• Working alongside OBGYN physicians - assisting during surgical or invasive procedures
  • Addressing patient concerns of infertility
  • Educating and counseling patients about menopause
  • Assisting patients through the perinatal period
  • Performing primary care procedures like pap smears and endometrial biopsies
  • Monitoring fetal activity
  • Collaborating with health care providers to effectively manage high-risk pregnancies

Where Do Women's Health Nurse Practitioners Work?

A high-level role, WHNPs often find employment in the following settings:

  • Hospitals
  • Women's health clinics
  • Community health clinics
  • OB/GYN physicians' offices

How to Become a Women's Health Nurse Practitioner

WHNPs require an advanced nursing education, as well as extensive experience caring for women of all ages. Some WHNPs start out as OB nurses or in other areas of women's care prior to becoming advanced practitioners. A deep understanding of women's health issues, such as fertility, childbirth, menopause, and breast health is crucial to the success of this nursing role.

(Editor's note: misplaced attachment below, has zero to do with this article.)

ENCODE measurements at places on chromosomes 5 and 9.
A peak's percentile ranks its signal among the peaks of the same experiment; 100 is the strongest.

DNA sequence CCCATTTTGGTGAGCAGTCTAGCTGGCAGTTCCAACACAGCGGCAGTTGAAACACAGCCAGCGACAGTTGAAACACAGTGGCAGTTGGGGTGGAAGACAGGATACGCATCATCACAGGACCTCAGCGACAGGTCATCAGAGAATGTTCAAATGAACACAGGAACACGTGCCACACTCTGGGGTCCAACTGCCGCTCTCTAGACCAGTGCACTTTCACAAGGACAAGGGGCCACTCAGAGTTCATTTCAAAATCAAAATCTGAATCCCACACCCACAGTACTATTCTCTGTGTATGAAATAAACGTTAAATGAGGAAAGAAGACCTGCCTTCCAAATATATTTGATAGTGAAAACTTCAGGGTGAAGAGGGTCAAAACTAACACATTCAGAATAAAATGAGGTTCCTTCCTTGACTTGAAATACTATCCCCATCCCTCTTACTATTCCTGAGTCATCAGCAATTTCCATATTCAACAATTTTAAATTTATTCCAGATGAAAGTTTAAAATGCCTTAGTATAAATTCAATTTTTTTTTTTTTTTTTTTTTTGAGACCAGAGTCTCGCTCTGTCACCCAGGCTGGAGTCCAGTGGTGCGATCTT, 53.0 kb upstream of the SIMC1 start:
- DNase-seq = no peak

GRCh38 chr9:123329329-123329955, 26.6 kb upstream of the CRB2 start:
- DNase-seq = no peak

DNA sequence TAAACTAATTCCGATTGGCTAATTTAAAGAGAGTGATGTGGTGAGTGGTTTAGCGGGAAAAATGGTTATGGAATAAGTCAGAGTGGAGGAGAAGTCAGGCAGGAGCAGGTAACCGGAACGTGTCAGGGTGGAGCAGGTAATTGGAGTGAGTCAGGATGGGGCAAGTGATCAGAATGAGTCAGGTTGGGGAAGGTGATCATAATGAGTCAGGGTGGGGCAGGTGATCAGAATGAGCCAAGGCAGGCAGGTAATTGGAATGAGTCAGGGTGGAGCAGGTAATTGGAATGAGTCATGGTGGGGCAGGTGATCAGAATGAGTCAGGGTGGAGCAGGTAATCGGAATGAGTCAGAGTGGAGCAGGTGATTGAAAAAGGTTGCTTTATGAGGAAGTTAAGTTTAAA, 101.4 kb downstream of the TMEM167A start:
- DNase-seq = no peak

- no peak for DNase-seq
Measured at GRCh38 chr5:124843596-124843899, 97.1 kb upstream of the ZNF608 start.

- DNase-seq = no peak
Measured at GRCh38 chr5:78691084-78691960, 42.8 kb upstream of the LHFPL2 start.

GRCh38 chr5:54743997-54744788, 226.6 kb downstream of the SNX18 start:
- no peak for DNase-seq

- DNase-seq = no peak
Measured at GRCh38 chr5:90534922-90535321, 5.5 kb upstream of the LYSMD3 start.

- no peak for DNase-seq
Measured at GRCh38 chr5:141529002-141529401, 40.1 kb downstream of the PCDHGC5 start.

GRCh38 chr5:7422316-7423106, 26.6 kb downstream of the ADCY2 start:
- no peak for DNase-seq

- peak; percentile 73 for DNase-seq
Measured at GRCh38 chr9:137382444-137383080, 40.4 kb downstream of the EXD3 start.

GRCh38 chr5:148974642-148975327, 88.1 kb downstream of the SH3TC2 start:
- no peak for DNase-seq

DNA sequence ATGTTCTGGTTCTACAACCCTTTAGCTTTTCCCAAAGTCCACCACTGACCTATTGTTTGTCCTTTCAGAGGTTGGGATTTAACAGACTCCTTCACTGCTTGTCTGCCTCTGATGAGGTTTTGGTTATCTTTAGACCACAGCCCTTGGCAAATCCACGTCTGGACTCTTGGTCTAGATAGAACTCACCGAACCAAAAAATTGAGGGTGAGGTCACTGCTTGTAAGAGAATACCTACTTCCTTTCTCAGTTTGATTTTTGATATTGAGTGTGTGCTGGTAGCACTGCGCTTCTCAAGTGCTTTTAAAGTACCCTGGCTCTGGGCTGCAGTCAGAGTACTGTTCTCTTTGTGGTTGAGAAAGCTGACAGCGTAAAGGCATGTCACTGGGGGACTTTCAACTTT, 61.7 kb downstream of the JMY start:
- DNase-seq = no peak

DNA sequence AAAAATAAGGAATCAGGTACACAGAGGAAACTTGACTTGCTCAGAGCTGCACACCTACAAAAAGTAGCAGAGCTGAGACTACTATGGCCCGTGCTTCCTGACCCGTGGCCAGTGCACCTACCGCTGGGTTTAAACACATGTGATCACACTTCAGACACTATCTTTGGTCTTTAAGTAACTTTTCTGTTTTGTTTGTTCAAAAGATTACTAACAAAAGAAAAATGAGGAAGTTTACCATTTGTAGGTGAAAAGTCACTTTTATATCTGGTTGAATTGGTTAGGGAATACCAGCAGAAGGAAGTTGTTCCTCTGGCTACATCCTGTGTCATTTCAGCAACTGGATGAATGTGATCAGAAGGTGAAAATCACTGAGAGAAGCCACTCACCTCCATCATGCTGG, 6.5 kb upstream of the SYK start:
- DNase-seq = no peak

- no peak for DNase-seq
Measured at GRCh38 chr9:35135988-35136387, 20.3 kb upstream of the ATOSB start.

Step 1: Educational Requirements

To become a women's health nurse practitioner, the following educational credentials are required:

  • Earn a Bachelor of Science in Nursing (BSN)
  • Pass the NCLEX-RN prelicensure exam
  • Obtain an RN license
  • Earn a Master's in Nursing Science (MSN) or Doctor of Nursing Practice (DNP), usually with a WHNP specialty

Do Women's Health Nurse Practitioners Need an RN Degree?